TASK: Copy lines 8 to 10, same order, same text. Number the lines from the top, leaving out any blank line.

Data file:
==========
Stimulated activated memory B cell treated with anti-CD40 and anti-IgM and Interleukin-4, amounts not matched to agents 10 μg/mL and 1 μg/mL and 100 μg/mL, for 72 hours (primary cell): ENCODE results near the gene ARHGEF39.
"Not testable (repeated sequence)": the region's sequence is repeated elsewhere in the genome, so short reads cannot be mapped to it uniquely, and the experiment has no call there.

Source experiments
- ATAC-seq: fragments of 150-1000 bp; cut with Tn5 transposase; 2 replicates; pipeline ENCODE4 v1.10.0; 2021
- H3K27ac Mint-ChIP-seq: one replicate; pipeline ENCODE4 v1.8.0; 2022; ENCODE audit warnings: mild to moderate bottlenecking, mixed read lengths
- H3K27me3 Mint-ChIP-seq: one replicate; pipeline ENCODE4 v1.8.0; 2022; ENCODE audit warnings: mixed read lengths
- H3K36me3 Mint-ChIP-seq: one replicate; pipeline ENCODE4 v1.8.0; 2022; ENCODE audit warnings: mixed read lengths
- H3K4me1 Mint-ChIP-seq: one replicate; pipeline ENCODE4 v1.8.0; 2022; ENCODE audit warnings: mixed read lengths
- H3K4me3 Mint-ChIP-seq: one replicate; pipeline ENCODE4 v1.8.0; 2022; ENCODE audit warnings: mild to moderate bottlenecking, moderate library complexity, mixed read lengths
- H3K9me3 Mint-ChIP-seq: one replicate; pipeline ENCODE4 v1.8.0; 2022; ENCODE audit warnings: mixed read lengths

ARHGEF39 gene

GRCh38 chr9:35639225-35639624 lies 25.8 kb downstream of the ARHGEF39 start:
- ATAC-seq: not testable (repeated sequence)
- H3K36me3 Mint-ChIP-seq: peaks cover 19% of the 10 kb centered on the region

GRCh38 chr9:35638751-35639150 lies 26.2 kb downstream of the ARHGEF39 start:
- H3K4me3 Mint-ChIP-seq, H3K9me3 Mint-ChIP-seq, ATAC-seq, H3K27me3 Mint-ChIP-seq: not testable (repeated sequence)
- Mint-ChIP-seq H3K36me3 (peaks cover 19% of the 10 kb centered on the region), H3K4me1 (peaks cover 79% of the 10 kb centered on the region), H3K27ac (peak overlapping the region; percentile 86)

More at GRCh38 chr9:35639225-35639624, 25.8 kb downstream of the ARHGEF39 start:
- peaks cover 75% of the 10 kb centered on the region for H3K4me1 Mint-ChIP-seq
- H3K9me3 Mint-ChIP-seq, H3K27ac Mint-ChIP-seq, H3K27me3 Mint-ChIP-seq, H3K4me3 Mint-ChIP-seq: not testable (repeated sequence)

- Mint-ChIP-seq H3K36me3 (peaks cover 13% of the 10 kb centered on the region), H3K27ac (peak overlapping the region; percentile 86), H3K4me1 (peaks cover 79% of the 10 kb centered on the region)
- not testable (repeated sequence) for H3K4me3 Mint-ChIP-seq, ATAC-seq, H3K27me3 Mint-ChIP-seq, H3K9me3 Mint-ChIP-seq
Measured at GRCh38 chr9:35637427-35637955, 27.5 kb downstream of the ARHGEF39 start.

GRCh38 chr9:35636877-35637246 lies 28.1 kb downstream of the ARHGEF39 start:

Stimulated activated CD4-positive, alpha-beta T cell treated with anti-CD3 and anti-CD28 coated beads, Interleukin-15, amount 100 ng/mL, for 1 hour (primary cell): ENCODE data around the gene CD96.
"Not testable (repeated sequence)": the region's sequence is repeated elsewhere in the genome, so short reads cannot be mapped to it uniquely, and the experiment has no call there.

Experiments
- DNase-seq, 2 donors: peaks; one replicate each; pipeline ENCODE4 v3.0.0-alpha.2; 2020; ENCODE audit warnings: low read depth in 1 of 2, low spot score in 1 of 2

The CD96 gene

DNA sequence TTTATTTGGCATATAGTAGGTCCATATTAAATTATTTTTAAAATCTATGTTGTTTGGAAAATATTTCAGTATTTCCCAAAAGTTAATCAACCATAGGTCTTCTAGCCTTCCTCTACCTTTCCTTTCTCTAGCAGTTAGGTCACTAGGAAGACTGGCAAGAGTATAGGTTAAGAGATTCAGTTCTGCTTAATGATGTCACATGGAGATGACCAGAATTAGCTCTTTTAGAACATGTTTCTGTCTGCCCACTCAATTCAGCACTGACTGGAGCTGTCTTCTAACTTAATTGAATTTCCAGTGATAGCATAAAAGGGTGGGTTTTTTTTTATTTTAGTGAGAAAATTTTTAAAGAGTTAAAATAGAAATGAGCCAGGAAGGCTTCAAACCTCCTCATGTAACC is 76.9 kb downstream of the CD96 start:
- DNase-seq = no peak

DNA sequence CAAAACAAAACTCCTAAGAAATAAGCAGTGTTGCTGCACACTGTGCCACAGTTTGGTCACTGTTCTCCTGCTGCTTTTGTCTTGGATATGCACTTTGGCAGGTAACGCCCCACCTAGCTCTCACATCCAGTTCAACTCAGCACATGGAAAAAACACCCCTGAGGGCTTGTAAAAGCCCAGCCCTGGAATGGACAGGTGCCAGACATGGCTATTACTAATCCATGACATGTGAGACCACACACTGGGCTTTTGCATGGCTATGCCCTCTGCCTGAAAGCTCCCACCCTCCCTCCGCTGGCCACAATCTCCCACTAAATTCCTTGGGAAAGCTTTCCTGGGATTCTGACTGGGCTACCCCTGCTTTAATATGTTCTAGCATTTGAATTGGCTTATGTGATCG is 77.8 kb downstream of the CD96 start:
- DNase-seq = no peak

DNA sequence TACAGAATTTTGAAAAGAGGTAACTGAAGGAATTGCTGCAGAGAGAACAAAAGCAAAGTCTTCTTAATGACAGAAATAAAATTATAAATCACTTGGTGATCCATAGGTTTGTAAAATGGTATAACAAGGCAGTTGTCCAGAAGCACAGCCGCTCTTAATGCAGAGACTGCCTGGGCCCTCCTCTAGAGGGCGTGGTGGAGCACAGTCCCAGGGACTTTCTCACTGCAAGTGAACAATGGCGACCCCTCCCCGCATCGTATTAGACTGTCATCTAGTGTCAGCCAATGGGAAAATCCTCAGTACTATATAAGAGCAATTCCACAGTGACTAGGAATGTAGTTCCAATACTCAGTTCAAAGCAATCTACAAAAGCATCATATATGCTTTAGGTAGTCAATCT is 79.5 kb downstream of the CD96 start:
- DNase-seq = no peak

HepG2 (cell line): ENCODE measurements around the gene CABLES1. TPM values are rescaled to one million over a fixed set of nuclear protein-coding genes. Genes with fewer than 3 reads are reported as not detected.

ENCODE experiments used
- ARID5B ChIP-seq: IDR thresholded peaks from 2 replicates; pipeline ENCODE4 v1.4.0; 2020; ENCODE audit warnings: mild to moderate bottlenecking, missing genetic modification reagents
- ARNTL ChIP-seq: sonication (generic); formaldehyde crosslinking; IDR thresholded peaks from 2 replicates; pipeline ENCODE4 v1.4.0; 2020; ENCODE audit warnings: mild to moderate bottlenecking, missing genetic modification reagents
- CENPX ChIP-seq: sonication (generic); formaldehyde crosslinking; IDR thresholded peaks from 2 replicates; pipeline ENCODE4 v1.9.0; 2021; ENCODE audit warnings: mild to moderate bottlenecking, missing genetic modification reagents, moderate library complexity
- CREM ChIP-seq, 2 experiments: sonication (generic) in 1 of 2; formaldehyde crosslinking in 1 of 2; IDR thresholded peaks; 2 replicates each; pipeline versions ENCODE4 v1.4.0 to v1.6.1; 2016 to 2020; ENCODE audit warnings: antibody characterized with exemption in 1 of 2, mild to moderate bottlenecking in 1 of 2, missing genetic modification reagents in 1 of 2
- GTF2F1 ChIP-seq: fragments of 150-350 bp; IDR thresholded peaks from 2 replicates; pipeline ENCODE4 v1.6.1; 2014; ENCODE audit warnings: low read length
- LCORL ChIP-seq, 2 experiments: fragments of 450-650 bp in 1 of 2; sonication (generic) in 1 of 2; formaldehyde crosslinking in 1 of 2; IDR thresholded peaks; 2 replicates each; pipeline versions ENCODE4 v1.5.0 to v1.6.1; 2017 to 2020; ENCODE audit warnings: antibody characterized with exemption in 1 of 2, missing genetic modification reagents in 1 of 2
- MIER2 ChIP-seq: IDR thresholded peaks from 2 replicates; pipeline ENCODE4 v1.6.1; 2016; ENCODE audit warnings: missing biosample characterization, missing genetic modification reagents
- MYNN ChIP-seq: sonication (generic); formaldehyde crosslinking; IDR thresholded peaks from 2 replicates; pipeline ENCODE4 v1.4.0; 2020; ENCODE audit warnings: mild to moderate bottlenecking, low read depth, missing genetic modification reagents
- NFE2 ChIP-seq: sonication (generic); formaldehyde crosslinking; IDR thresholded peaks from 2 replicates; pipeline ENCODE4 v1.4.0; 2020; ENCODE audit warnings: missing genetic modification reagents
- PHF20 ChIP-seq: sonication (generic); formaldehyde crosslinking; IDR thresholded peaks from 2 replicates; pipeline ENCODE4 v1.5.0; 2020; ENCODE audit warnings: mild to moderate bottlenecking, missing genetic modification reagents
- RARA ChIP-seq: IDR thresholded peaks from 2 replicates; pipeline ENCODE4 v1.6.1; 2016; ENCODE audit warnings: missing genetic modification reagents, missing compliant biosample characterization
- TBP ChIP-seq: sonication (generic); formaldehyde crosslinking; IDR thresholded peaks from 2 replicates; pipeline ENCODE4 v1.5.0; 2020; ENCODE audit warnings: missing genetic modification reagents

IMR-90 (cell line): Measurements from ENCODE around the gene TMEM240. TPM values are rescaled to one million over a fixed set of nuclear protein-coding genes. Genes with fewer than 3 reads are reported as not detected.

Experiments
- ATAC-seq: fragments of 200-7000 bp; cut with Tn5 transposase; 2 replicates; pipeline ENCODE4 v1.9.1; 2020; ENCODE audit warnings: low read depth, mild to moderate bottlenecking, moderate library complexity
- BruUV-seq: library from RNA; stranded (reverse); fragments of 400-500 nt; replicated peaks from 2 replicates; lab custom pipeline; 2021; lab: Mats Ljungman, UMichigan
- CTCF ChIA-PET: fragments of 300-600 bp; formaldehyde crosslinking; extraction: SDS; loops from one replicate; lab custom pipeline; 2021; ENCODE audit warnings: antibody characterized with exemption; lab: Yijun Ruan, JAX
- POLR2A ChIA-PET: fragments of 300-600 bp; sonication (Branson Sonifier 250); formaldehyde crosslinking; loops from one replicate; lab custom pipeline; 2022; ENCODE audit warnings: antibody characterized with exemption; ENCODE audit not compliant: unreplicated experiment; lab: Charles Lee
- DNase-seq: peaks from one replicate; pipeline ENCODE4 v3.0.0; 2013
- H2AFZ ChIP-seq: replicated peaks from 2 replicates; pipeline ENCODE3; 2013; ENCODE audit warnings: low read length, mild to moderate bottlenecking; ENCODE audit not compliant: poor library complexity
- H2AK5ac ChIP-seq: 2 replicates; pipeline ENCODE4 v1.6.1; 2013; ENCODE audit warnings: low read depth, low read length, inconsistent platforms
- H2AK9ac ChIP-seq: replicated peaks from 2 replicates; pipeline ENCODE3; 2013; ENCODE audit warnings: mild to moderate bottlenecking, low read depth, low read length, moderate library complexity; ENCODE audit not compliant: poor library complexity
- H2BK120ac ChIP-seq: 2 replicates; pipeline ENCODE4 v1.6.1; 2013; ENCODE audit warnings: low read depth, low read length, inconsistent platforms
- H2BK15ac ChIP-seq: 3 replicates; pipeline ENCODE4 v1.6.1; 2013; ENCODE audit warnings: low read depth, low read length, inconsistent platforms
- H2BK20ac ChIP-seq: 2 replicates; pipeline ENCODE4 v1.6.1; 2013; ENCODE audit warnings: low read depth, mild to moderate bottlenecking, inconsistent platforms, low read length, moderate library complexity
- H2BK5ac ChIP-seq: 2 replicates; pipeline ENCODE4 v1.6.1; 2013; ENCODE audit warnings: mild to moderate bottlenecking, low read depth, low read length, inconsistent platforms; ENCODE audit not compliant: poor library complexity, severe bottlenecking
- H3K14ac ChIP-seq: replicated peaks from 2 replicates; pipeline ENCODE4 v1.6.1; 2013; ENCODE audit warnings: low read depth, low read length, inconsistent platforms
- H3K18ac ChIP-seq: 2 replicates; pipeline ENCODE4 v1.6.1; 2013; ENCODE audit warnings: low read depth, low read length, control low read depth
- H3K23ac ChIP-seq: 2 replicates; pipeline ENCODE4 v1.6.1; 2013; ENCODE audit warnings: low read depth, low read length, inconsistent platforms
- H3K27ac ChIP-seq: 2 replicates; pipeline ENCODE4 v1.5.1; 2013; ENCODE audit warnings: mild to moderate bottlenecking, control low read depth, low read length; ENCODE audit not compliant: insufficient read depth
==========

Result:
- H3K4me1 Mint-ChIP-seq: one replicate; pipeline ENCODE4 v1.8.0; 2022; ENCODE audit warnings: mixed read lengths
- H3K4me3 Mint-ChIP-seq: one replicate; pipeline ENCODE4 v1.8.0; 2022; ENCODE audit warnings: mild to moderate bottlenecking, moderate library complexity, mixed read lengths
- H3K9me3 Mint-ChIP-seq: one replicate; pipeline ENCODE4 v1.8.0; 2022; ENCODE audit warnings: mixed read lengths